We work with several people who have used other organisations that are using ‘social enterprises’, and they have each come to us because they weren’t satisfied with their experience.
I would always ask the following questions.
Other than giving money away, what does the organisation do to help social problems? Does it employ from the long term unemployed, or provide training, does it help people on its doorstep? In short, does it have social value running through it like a stick of rock or is it bolted on?
How are the products and services it provides procured? Is it selling goods that you can pick up at Costco or does it promote products and services that themselves originate from social enterprises? Does it grow the social economy?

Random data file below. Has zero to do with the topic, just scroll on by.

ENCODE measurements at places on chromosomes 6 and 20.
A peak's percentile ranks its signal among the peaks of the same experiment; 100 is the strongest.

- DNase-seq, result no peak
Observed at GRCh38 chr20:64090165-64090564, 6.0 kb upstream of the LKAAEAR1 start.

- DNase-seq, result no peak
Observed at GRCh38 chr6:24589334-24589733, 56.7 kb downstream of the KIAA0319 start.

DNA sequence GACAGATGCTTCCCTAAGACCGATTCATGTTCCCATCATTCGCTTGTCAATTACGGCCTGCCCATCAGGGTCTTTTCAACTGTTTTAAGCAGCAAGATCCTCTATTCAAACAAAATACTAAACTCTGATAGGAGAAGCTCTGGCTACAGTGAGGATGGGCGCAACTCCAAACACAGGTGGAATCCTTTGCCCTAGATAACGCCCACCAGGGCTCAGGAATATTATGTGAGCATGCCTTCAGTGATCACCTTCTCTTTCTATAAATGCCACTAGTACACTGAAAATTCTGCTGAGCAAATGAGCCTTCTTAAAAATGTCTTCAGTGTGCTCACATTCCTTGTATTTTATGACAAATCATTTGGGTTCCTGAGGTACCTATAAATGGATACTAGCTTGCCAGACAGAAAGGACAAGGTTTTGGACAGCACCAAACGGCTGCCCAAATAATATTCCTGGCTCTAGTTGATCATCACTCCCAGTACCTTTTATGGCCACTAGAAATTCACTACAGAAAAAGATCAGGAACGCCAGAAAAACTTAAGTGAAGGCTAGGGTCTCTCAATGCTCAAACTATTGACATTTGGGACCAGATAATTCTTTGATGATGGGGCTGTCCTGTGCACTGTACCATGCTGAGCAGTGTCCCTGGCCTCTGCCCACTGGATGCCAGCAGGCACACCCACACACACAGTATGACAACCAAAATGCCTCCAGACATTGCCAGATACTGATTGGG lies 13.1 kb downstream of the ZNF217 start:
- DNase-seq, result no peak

Does it give excellent service? Sure, you can be social, but you have to be a good business as well, don’t you?
What are its environmental credentials? How deeply enmeshed is the environment in what it does? There should be no gap between its ideals for people and the planet.
Does it have an asset lock? Companies that are formed as CICs are regulated by the Office of the Regulator for Social Enterprise. They cannot be sold to profit the founders and their assets have to go back to the community. If it doesn’t have an asset lock and it’s not regulated, then its social roots do not run deep.
If any of those questions result in an awkward silence then perhaps it’s time to do some more digging. There may well be better out there.